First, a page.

I would suggest looking into the Personal Software Process. Watts Humphrey has three books that might be of interest - Introduction to the Personal Software Process, A Discipline for Software Engineering, and PSP: A Self-Improvement Process for Software Engineers.
Introduction to the Personal Software Process is probably where you want to begin. The PSP is a phased process, and it introduces the first phases of the process. I believe it introduces concepts through PSP 1.1, which are process discipline, measurement, estimation, and planning. This sounds very much like the topics that you are interested in. It's also a much easier read, focusing more on the practices and less on the statistical analysis that is part of full-blown PSP.
A Discipline for Software Engineering goes much deeper into these topics, and also includes the rest of the PSP (quality management, design) and begins to introduce the Team Software Process for larger projects. PSP: A Self-Improvement Process for Software Engineers is extremely in-depth and also covers the entire PSP. The difference is in the focus. A Discipline for Software Engineering is designed for a graduate course and discusses some of the research and topics of academic interest, while PSP: A Self-Improvement Process for Software Engineers is written for people working in industry and improving the process of software developers, omitting topics that are purely academic in nature.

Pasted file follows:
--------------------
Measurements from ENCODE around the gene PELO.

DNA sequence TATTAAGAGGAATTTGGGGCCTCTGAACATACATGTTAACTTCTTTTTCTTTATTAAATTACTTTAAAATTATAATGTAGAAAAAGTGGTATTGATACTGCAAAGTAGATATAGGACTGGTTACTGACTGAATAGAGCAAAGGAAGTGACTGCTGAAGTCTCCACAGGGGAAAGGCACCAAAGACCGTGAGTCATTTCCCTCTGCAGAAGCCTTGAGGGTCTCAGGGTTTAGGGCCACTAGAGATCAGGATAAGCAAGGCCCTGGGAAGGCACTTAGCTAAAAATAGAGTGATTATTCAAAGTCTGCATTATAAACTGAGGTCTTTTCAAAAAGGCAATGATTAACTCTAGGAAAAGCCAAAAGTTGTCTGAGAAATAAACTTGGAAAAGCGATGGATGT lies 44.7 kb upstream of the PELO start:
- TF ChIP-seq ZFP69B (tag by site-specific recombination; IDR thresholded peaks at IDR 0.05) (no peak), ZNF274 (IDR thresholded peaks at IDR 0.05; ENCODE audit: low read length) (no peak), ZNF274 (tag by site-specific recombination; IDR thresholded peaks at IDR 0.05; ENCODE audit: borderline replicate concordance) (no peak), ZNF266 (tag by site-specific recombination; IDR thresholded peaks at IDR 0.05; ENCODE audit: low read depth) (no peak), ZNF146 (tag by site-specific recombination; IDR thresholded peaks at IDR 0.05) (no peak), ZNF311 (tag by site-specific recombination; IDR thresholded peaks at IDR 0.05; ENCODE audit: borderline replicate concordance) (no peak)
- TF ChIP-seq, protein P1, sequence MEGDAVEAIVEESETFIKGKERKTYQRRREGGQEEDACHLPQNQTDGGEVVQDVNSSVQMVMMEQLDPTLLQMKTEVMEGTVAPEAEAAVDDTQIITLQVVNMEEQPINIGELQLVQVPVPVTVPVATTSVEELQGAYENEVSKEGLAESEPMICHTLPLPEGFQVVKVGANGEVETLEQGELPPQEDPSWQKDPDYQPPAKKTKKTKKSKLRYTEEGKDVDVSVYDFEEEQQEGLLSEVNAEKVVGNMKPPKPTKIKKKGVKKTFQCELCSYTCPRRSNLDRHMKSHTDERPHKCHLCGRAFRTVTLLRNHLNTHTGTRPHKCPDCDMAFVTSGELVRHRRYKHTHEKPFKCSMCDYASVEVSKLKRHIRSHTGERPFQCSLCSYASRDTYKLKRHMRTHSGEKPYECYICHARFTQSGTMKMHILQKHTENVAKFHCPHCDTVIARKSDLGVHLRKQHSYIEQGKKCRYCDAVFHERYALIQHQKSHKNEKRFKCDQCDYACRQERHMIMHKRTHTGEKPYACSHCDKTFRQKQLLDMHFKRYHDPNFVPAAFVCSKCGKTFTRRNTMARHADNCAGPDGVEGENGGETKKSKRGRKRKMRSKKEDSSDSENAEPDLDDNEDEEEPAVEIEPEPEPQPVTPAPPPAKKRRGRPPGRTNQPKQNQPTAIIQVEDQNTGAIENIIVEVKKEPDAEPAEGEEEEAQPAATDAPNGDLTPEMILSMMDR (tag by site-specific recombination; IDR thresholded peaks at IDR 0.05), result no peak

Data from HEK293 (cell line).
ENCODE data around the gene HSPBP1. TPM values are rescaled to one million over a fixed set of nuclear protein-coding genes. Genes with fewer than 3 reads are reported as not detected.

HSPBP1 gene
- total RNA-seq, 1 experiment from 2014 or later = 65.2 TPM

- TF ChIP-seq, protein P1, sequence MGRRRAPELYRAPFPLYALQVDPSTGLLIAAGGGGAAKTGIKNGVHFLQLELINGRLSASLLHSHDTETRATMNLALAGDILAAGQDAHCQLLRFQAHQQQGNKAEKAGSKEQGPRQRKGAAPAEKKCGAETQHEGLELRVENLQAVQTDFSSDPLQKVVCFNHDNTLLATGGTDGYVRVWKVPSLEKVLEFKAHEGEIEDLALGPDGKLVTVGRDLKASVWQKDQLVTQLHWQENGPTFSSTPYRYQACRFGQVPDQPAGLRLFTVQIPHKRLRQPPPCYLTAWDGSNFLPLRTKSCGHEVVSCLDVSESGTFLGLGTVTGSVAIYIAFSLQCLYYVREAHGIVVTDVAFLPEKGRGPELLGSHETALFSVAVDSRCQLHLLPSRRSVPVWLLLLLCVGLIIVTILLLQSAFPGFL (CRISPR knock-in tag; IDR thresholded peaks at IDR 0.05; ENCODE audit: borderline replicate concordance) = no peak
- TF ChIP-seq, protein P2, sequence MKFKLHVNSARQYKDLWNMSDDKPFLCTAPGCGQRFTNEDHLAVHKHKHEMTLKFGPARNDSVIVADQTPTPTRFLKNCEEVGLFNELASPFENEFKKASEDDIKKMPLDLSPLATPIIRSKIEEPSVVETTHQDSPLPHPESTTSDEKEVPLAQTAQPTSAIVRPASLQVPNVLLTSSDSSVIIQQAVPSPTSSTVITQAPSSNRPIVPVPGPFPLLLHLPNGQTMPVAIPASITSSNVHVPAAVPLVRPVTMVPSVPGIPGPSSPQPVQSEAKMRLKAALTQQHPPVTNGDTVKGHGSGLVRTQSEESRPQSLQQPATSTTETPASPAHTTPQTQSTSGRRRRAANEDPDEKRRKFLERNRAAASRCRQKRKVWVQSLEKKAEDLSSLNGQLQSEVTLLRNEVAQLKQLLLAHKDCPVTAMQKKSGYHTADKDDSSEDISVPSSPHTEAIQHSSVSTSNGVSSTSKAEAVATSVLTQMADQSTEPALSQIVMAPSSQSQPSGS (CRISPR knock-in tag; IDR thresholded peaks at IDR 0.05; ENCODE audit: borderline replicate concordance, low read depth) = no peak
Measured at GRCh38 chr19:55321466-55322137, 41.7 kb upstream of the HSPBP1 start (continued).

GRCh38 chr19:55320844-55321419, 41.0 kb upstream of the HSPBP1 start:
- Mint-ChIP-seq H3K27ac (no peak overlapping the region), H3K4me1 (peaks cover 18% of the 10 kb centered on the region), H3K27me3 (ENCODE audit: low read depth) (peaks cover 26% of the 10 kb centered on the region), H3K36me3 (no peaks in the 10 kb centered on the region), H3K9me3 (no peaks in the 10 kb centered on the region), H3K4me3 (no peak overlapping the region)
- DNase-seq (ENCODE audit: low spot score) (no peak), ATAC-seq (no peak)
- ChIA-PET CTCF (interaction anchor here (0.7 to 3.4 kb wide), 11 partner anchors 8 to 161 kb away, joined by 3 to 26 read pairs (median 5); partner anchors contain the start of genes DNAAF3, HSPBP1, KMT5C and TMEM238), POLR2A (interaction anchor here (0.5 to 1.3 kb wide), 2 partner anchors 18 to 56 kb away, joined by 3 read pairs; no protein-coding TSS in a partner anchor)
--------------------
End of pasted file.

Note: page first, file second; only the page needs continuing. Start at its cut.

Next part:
I should add a warning that "out of the box" PSP is very heavy and script/form driven. However, it doesn't need to necessarily be that way - it's a framework that can be tailored. Also, many of the PSP practices can be integrated with an existing process without a significant amount of overhead.